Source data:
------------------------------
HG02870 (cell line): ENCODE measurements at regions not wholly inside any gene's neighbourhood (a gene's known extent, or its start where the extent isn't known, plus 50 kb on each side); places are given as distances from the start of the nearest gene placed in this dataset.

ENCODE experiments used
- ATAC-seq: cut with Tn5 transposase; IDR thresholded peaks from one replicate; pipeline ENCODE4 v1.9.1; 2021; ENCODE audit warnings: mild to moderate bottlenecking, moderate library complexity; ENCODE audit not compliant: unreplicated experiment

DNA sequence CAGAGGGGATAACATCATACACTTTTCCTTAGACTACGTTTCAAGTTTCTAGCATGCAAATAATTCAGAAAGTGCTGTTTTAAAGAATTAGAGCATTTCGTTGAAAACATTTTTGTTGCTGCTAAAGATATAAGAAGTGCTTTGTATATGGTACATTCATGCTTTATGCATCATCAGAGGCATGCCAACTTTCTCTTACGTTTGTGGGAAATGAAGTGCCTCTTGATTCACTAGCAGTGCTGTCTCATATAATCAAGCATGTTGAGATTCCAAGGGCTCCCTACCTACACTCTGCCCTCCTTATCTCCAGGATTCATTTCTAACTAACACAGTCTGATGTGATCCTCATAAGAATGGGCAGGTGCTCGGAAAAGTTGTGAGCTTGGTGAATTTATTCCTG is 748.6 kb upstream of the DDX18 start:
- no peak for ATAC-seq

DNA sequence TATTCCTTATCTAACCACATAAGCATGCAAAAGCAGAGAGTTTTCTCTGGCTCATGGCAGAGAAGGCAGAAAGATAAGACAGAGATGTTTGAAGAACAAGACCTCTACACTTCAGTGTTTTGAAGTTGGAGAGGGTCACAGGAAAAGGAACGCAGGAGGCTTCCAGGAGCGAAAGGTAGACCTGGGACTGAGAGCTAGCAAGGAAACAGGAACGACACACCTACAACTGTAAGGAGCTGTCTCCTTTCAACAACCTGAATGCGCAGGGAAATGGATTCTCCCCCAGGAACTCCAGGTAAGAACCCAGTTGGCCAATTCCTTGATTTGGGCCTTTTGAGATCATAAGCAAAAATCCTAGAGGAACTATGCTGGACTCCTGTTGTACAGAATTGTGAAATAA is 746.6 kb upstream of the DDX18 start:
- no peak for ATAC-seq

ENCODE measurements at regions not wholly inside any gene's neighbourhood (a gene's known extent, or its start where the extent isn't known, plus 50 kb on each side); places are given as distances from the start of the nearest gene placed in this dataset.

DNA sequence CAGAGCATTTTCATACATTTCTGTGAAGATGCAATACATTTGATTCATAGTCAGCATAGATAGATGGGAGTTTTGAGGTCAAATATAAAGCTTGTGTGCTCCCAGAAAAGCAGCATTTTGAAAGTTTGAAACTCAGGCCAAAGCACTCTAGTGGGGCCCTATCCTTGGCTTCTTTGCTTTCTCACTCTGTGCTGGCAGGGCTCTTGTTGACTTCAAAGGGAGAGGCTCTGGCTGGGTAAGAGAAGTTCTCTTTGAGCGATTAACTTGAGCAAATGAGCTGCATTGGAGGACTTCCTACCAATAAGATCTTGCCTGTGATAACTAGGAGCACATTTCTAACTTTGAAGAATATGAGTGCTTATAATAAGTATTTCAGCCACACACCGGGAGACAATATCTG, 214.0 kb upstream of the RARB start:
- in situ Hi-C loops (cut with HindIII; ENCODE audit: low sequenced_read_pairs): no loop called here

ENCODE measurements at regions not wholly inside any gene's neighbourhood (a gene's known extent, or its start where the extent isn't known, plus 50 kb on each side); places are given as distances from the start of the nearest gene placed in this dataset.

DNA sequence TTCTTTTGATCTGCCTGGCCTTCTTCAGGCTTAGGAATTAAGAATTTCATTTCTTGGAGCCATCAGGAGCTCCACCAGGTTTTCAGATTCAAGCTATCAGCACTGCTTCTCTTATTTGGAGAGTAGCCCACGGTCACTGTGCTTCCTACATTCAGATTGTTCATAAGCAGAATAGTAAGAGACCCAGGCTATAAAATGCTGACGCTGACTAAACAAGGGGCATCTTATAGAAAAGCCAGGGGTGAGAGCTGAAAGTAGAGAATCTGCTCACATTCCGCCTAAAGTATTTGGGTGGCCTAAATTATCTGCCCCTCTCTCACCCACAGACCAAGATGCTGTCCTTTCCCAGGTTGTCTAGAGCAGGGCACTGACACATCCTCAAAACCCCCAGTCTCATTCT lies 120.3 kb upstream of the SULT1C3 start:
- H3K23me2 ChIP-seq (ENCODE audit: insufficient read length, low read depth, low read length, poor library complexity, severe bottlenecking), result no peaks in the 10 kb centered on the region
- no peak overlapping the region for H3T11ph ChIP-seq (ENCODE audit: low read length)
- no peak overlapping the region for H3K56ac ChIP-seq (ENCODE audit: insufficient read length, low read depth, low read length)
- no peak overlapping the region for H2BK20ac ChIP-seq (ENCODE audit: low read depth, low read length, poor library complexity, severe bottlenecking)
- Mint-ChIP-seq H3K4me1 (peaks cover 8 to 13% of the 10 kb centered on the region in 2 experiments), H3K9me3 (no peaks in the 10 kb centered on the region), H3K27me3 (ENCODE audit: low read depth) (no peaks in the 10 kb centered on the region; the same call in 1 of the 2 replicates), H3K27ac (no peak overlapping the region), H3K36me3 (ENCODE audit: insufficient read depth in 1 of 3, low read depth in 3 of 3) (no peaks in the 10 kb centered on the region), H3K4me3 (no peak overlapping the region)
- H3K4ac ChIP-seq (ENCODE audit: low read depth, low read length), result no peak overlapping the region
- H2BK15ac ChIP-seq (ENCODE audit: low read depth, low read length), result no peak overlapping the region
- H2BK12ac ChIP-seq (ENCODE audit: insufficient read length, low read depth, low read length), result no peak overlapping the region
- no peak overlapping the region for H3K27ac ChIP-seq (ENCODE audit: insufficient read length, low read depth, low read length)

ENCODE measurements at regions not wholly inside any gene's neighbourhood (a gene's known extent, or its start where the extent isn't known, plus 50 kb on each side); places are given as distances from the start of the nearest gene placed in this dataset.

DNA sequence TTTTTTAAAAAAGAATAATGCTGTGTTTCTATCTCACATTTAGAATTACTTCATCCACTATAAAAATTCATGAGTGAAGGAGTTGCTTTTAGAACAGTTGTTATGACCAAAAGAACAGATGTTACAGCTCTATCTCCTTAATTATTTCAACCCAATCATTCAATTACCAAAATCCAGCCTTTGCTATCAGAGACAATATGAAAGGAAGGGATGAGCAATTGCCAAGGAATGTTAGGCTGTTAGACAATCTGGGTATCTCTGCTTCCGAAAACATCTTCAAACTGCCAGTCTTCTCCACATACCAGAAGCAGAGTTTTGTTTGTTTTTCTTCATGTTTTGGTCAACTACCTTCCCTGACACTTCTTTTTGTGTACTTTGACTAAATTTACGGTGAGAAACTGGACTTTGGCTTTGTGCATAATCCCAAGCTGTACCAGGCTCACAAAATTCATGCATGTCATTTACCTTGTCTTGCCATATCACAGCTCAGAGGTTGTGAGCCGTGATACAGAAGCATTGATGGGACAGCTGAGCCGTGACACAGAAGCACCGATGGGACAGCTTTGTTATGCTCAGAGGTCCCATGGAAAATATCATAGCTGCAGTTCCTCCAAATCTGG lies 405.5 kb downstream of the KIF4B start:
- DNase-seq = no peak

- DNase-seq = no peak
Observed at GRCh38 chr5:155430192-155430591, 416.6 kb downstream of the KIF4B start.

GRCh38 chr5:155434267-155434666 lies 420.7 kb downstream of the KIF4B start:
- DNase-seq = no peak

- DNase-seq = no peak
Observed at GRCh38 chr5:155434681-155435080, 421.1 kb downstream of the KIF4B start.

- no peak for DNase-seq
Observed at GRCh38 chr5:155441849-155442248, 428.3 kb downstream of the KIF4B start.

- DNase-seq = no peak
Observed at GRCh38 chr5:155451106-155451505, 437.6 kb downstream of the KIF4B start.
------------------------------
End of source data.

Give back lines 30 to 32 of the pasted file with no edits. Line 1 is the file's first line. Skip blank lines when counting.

Observed at GRCh38 chr5:155434681-155435080, 421.1 kb downstream of the KIF4B start.

- no peak for DNase-seq
Observed at GRCh38 chr5:155441849-155442248, 428.3 kb downstream of the KIF4B start.